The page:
Future Scenarios

An item from ETF Daily News caught my eye. It’s a post from Tyler Durden Lord Rothschild Warns Investors: Geopolitical Situation Most Dangerous Since WWII.

Lord Rothschild is concerned about the growing military conflict in eastern Europe and the mid-east, deflation and economic challenge in Europe, stock market prices moving above valuations, zero interest rates, and other risk prospects.

Durden has access to some advisory document associated with Rothschild which features two interesting exhibits.

There is this interesting graphic highlighting four scenarios for the future.

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And there are details, as follows, for each scenario (click to enlarge).

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If I am not mistaken, these exhibits originate from last year at this time.

Think of them then as forecasts, and what has actually happened since they were released, as the actual trajectory of events.

For example, we have been in the “Muddling through” scenario. Monetary policy has remained “very loose,” and real interest rates have remained negative. We have even seen negative nominal interest rates being explored by, for example, the European Central Bank (ECB) – charging banks for maintaining excess reserves, rather than putting them into circulation. Emerging markets certainly are mixed, with confusing signals coming out of China. Growth has been choppy – witness quarterly GDP growth in the US recently – weak and then strong. And one could argue that stagnation has become more or less endemic in Europe with signs of real deflation.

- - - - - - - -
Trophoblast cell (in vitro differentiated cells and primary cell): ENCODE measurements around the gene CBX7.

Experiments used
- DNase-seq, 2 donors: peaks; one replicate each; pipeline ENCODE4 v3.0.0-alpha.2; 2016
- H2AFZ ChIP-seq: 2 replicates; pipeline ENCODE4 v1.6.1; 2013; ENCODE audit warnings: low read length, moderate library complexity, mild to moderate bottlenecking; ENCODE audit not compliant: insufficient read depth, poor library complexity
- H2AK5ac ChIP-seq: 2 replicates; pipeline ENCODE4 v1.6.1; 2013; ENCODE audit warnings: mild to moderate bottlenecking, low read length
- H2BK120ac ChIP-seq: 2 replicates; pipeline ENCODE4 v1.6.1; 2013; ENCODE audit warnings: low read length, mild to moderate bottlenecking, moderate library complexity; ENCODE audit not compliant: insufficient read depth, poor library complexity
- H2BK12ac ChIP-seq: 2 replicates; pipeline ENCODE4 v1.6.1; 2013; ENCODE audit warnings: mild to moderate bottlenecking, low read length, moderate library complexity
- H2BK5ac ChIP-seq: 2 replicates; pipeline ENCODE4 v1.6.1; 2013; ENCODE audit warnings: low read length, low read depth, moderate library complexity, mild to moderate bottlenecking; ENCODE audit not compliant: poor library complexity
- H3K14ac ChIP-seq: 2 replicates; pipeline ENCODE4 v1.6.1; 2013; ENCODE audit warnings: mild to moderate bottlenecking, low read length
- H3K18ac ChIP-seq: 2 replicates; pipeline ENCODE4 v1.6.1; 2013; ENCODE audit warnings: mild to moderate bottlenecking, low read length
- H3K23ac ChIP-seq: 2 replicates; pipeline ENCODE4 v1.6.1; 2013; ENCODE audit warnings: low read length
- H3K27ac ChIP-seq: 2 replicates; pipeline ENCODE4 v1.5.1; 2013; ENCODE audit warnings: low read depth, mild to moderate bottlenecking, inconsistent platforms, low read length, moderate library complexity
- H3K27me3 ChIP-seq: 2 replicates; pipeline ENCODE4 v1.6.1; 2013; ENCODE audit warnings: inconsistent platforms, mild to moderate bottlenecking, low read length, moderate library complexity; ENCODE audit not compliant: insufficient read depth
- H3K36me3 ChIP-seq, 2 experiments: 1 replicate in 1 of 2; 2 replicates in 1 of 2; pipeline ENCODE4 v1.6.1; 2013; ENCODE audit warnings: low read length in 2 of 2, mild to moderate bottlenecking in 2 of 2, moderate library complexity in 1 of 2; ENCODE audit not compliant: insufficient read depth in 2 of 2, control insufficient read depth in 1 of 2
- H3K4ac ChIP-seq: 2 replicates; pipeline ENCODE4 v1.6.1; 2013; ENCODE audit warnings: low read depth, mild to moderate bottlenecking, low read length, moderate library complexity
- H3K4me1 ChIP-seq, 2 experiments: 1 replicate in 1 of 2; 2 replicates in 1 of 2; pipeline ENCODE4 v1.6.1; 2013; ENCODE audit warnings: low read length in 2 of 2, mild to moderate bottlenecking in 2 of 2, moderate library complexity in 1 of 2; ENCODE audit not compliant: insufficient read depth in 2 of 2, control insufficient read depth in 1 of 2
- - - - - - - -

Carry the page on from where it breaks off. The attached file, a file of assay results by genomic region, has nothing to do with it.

It is useful to decode “structural reform” in the above exhibit. I believe this refers to eliminating protections and rules governing labor, I suppose, to follow a policy of general wage reduction in the idea that European production then could again become competitive with China.

One thing is clear to me pertaining to these scenarios. Infrastructure investment at virtually zero interest rates is no brainer in this economic context, especially for Europe. Also, there is quite a bit of infrastructure investment which can be justified as a response to, say, rising sea levels or other climate change prospects.

This looks to be on track to becoming a very challenging time. The uproar over Iranian nuclear ambitions is probably a sideshow compared to the emerging conflict between nuclear powers shaping up in the Ukraine. A fragile government in Pakistan, also, it must be remembered, has nuclear capability. For more on the growing nuclear threat, see the recent Economist article cited in Business Insider.

In terms of forecasting, the type of scenario formulation we see Rothschild doing is going to become a mainstay of our outlook for 2015-16. There are many balls in the air.

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